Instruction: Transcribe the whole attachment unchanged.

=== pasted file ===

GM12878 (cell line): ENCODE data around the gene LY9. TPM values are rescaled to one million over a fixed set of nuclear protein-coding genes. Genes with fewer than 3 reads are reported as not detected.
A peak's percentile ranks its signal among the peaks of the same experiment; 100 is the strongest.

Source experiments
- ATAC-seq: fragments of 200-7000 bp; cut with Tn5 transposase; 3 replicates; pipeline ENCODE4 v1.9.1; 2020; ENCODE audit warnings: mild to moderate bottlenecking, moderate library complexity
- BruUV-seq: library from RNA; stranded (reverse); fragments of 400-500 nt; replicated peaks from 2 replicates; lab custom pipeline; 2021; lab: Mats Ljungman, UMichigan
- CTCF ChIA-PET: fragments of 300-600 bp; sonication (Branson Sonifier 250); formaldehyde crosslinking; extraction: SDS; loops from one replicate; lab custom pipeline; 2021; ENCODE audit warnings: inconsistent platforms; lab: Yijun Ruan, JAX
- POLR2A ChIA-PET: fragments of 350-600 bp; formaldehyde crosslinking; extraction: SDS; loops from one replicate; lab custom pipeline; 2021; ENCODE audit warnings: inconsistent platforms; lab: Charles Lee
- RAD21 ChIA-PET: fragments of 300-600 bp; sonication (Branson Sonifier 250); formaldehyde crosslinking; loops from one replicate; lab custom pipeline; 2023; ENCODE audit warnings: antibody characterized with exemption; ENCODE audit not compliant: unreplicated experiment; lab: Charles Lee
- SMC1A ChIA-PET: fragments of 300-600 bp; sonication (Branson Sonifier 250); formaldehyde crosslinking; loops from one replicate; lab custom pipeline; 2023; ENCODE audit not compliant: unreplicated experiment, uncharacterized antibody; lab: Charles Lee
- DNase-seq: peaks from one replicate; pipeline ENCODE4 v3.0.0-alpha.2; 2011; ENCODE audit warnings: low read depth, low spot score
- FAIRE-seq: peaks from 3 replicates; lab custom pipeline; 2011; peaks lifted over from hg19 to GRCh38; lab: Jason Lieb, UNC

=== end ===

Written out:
GM12878 (cell line): ENCODE data around the gene LY9. TPM values are rescaled to one million over a fixed set of nuclear protein-coding genes. Genes with fewer than 3 reads are reported as not detected.
A peak's percentile ranks its signal among the peaks of the same experiment; 100 is the strongest.

Source experiments
- ATAC-seq: fragments of 200-7000 bp; cut with Tn5 transposase; 3 replicates; pipeline ENCODE4 v1.9.1; 2020; ENCODE audit warnings: mild to moderate bottlenecking, moderate library complexity
- BruUV-seq: library from RNA; stranded (reverse); fragments of 400-500 nt; replicated peaks from 2 replicates; lab custom pipeline; 2021; lab: Mats Ljungman, UMichigan
- CTCF ChIA-PET: fragments of 300-600 bp; sonication (Branson Sonifier 250); formaldehyde crosslinking; extraction: SDS; loops from one replicate; lab custom pipeline; 2021; ENCODE audit warnings: inconsistent platforms; lab: Yijun Ruan, JAX
- POLR2A ChIA-PET: fragments of 350-600 bp; formaldehyde crosslinking; extraction: SDS; loops from one replicate; lab custom pipeline; 2021; ENCODE audit warnings: inconsistent platforms; lab: Charles Lee
- RAD21 ChIA-PET: fragments of 300-600 bp; sonication (Branson Sonifier 250); formaldehyde crosslinking; loops from one replicate; lab custom pipeline; 2023; ENCODE audit warnings: antibody characterized with exemption; ENCODE audit not compliant: unreplicated experiment; lab: Charles Lee
- SMC1A ChIA-PET: fragments of 300-600 bp; sonication (Branson Sonifier 250); formaldehyde crosslinking; loops from one replicate; lab custom pipeline; 2023; ENCODE audit not compliant: unreplicated experiment, uncharacterized antibody; lab: Charles Lee
- DNase-seq: peaks from one replicate; pipeline ENCODE4 v3.0.0-alpha.2; 2011; ENCODE audit warnings: low read depth, low spot score
- FAIRE-seq: peaks from 3 replicates; lab custom pipeline; 2011; peaks lifted over from hg19 to GRCh38; lab: Jason Lieb, UNC